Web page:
Last Sunday we dropped Lily off at Science camp, and Drew went to her great grandmother's and grandmother's for the week. They drop her off at a fishing and marine life day camp everyday; where was that camp when I was a kid? After we said goodbye, I headed over to the Inlet in St. Petersburg for a little while. Last year the snook were stacked in here, but this year all I saw were sheepshead. Oh well, it was crazy hot outside so we headed home.
Friday saw us back on the road again and as quiet and peaceful as it was at home; you do start to miss them a bit. I took a stroll around the Eckerd College campus since I had some time to kill while waiting for Drew. My wife and her grandmother went to Lily's award ceremony and I got to see the little tall one's. It was truly a moment of pride when her counselor told everyone how helpful she was, and later when her grandmother told me how delightful she was. She was burnt to a crisp, but smiling after yet another day on the water. She had sand dollars, sea shells and 4 certificates; what a champ!
Lily, trying to feign angst and independence at Science camp. She was depressed about leaving though and apparently met some fun people during the week. They get older way too fast, but I am happy she learned a lot and had a good time doing it. She explained induction to me on the way home.
This place is like Cuba being settled by Italians. Everything is amazing and you know this the moment it hits your nose at the door. You smell food, but in a clean environment where people take a lot of pride in what they do. I have to have a Deviled crab, ok two, when I come here, but they also have one of the best pressed Italians I have ever had. Cacciatore & Sons is located on Armenia Street in Tampa, so I usually hit it on the way over or way back.
There are a lot of great places over here and we found yet another Italian market while on the hunt for a particular stuffed pepper. Mazzaros!
So that was St. Petersburg, and recently I was asked if I still do the fishing thing. I do, but I hate this heat and I am in the middle of a big project at work, so I don't get out as much as I would like. When I do, like today, It is truly a pleasure and thanks to Brian and Right Hook once again for the day out on the water.
We went out on the ST. John's river today, courteous of Brian's generous uncle. I gotta say those Yamaha motors sound great, thanks for letting us use the boat. We went looking for catfish and gills, and sure enough Brian put us on them. I struggled in the beginning, but I can only take so much trash talk before I have to catch up and take the lead. It was not without cost though. I love pan fishing but I noticed a larger fish chasing one of the red bellies I was reeling in, so I threw a live one out on another rod. I went back to catching hand size blue gills and was pulling one in the boat when Brian starting yelling at me. I thought he was talking to his daughter and by the time I realized what was going on, my Shimano Crucial was disappearing into the dark water. What a rookie move. Brian let me mourn for a bit and then asked if it was ok to make fun of me now, of course, I earned it.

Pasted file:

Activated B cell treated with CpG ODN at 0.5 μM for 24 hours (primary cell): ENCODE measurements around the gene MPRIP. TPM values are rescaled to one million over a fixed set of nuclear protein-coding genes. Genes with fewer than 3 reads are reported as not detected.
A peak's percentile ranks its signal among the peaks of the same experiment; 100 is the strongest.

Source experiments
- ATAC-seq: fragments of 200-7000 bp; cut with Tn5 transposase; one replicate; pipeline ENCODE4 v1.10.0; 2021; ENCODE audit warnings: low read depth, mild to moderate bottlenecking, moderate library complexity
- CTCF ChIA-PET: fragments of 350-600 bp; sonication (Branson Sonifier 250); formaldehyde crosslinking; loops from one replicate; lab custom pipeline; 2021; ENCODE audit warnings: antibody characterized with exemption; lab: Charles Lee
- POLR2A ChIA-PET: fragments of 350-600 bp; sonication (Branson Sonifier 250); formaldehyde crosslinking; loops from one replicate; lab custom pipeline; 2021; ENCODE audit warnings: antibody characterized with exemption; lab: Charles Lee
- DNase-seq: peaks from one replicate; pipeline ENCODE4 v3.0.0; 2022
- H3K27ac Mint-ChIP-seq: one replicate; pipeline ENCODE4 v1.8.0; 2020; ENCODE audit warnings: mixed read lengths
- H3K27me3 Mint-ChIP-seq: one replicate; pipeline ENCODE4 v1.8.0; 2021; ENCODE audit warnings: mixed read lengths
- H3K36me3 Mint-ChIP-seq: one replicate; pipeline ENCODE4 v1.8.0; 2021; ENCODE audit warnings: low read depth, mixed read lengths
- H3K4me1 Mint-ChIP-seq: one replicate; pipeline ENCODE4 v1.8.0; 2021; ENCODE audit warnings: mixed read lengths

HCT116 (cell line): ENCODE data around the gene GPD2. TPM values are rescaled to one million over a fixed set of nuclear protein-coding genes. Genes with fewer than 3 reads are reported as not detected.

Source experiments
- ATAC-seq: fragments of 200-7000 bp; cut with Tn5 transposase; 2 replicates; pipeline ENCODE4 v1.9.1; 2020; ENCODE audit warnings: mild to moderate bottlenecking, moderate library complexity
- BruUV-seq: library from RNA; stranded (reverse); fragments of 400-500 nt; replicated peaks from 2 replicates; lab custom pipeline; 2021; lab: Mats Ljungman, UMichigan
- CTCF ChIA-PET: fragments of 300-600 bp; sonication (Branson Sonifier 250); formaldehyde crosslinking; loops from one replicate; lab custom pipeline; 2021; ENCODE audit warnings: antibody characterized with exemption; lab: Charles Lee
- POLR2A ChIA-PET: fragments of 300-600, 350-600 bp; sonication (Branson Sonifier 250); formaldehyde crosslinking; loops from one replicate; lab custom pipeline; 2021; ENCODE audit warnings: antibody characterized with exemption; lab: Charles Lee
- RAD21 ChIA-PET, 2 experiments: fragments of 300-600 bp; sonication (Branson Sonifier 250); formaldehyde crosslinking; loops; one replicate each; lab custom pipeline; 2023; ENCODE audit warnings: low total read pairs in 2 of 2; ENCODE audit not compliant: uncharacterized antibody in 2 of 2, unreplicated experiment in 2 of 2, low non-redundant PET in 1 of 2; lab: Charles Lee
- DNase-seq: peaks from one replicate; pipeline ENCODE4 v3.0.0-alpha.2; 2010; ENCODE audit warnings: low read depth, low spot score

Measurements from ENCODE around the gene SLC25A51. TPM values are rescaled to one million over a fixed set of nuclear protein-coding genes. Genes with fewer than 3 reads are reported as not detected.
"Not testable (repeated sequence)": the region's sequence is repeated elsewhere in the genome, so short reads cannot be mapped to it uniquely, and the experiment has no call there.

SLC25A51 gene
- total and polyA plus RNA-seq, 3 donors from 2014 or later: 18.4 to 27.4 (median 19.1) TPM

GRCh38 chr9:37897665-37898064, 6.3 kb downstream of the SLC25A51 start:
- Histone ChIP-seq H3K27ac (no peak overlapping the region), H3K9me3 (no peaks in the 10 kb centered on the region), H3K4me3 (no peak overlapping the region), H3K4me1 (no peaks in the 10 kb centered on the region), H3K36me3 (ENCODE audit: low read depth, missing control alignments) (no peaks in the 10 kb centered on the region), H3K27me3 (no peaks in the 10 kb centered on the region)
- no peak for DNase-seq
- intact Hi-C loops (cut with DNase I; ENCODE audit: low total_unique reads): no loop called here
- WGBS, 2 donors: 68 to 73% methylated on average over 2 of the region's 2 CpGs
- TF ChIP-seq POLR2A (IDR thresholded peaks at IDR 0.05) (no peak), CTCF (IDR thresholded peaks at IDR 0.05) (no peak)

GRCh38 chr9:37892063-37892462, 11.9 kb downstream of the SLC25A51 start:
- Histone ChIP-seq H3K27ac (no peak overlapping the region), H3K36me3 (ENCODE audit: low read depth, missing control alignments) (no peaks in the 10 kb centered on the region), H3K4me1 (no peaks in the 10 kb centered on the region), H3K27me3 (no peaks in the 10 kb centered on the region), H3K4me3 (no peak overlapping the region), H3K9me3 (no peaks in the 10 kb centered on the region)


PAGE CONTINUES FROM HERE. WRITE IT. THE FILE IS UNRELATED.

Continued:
Growing up I spent a lot of time going back and forth between New Smyrna and the Orlando area. In between these two places is a wonderful oasis, and one of my wife's favorite spots to be "buoyant and cool" while she was pregnant with Scale Lily. Sadly, this was Lily's first time back to the park, outside of the womb. We made the drive often when we lived in New Smyrna, but the move to Panasoffkee put us so far away.
It was about a 30 to 40 minute drive by way of I4, coming from the South west side of Orlando. It was Sunday though so the traffic wasn't bad and with no holiday the park was not full to capacity when we arrived. That does happen during Spring break and sometimes during the Summer, so leave early, have a back up or wait till slower times arrive.
The Spring flows into the St. John's river, and boasts the wild life that comes with that great water way. There were a lot of Ospreys, some bass, including spawners, Blue cats and hundreds of gar. I saw schools of mullet and big groups of Tilapia.
The park also rents kayaks and canoes, and today we were able to view a manatee and her calf, but there is a strict rule about remaining 50 away from the manatees. My experience with them in different areas off the state is that the manatees are often unaware of this rule, and will rub the bottom of your kayak, trying to scratch it's back or approach you while swimming.
My second cast, with the StankX baits Rad Gill jerk, produces a bass. I love the color on this and it sits nicely on the swim bait hook. The bass fishing didn't last though, and soon I found myself surrounded by little girls, fun snaps and smoke bombs. They wanted to catch a gar, but I'm not sure how the fire works fit in.
Lily's gar broke off when I grabbed the line to lift it to the dock, but then Tyla laid in to this angry little monster. She was excited and wanted to hold it, but I didn't want to have to explain teeth marks or blood to her mom, so I held it for the photo. No one worries when I get bit or cut, its rather expected. My buddy Brian brought his daughter, Gabby, and she was hard core. I think she edged out her dad, and left with 13 fish.
The red ear were really stacked in the shallows, and it is rare out here to catch more of them than blue gill, but Brian and Gabby wrecked them. We also call them shell crackers down here, and they make for some excellent table fare.